Burning Question: Why Aren't Your 'Walking Dead' Favorites Bigger Hollywood Stars?

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Leslie Gornstein
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With Sunday's return of "The Walking Dead" drawing 15.8 million total viewers and 10.4 million viewers in the key 18-49 demographic, you've gotta wonder: Why aren't the leads bigger stars, given that the show is No. 1 among viewers ages 18 to 49?

That's a good question — one that lead actor Andrew Lincoln may also be wondering. (That's his name, by the way: Andrew Lincoln. The guy playing the sheriff who bears that never-ending hangup about whether he's a good leader.) Lincoln recently switched agencies and signed with CAA, a outfit known for making and maintaining A-list movie stars such as Sandra Bullock, Natalie Portman, and Brad Pitt.

Of course, the reason why Lincoln's name isn't on the lips of Wisconsin hausfraus may have nothing to do with his agents and everything to do with his series. On a zombie show, the guy with the badge and the existential crises isn't the star. The ghouls are the stars. Even post-apocalyptic bachelor of the year Norman Reedus suddenly gets kind of forgettable when a horde of undead comes shambling out of the weeds.

See the cast on "Conan":

"The cast of a genre show almost never gets the kind of recognition other projects do," talent manager Marrissa O'Leary tells me. "Ask your audience to tell you who Nicole Beharie is. She's the female lead in 'Sleepy Hollow,' the closest thing to genre we have on network television right now.

"Get away from teenage girls and [ask] someone else to name you the stars of 'The Vampire Diaries' or 'Supernatural.'"

Point made.

There's one other possible reason why Lincoln and other "Walking Dead" stars don't appear in films more often: Schedule. The shooting calendar for "The Walking Dead" is brutal. We're talking about a workload that eats up seven to eight months of the year, according to what the show's reps just told me.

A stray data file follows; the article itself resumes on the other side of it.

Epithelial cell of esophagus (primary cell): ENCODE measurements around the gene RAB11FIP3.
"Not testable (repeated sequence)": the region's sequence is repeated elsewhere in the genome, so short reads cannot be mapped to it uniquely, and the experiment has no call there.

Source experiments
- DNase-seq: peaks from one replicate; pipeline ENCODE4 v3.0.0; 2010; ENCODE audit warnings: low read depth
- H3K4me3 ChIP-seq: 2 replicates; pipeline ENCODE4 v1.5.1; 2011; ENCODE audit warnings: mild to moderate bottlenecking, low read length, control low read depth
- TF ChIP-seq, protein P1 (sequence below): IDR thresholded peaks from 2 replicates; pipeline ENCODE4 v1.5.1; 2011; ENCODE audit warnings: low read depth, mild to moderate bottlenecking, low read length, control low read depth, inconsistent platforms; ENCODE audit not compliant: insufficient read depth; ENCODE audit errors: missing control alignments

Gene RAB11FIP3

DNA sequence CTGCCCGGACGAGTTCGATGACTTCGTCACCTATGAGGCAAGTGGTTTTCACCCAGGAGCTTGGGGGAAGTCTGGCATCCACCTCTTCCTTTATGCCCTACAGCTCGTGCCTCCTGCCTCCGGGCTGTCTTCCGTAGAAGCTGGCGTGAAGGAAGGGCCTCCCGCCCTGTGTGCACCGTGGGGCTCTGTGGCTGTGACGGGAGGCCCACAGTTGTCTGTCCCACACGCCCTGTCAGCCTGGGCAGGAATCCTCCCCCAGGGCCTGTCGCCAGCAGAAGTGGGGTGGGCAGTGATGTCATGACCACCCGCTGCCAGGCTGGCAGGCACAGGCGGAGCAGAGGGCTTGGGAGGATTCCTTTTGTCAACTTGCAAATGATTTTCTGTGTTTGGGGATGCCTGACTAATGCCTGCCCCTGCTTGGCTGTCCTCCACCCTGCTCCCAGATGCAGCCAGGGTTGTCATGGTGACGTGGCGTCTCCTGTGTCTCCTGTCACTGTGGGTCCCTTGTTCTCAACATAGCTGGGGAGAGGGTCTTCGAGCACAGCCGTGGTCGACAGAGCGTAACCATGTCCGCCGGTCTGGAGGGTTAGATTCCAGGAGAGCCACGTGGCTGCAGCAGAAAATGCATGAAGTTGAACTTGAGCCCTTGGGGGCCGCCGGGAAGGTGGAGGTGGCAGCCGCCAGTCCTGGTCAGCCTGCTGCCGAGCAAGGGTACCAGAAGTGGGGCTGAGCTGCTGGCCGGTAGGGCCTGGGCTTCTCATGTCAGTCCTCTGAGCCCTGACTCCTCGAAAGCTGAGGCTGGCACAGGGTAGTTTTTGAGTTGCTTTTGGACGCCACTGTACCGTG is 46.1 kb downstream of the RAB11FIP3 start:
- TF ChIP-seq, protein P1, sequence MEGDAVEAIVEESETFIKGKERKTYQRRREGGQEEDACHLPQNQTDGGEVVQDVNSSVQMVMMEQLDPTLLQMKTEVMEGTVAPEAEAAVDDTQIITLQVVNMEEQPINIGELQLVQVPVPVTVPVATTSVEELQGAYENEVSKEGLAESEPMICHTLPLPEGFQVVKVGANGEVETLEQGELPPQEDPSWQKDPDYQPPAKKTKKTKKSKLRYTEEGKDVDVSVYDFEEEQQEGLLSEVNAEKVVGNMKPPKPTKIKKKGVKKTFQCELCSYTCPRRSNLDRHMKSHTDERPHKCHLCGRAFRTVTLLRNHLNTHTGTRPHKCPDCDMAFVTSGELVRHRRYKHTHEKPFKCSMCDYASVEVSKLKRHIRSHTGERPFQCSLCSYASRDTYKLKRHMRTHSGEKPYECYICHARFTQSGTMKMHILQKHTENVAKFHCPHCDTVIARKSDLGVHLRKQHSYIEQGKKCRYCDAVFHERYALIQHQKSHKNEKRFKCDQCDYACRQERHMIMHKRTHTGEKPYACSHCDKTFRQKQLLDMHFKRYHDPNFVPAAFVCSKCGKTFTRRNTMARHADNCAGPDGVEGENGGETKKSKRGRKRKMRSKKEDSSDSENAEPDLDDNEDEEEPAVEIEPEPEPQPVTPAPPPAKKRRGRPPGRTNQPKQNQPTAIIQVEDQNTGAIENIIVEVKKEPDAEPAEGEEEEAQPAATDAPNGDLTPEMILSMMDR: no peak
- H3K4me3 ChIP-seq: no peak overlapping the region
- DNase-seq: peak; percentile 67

So imagine for a second that you're Lincoln, and you have a wife as well as two kids whom you'd like to see more than one month out of the year. You're not going to take movie projects, which can take another six weeks or more just to shoot. That doesn't include the amount of time an actor spends doing promotion for the flick.

[Related: 'Walking Dead' Star Chandler Riggs Talks Carl Grimes: Is He the Most Tortured Teen in TV History?]

"Honestly, 'The Walking Dead' just seems like a really taxing show," says Deadline's Michael Fleming. "It's very possible that these guys just don't have the time."

(In contrast, getting killed off "The Walking Dead" does seem to have its career advantages; just ask Jon "Shane" Bernthal, who, since his character died — twice — has appeared in the films "Grudge Match" and "The Wolf of Wall Street" and gotten his own TV show, "Mob City.")

Even single TV actors can have a hard time fitting in movies during their hiatuses. "True Blood's" Alexander Skarsgaard, a rare example of a TV vampire with a recognizable name, once managed to shoot two films during a hiatus. But that decision barely left him time to catch his breath before returning to the HBO show.

"I probably aged about 20 years doing that," he told me in 2010. "Doing 'Straw Dogs' and 'Puss' simultaneously and then going back to 'True Blood'? That kept me on my toes."

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Leslie Gornstein is an entertainment writer and the host of the weekly Hollywood gossip podcast The Fame Fatale.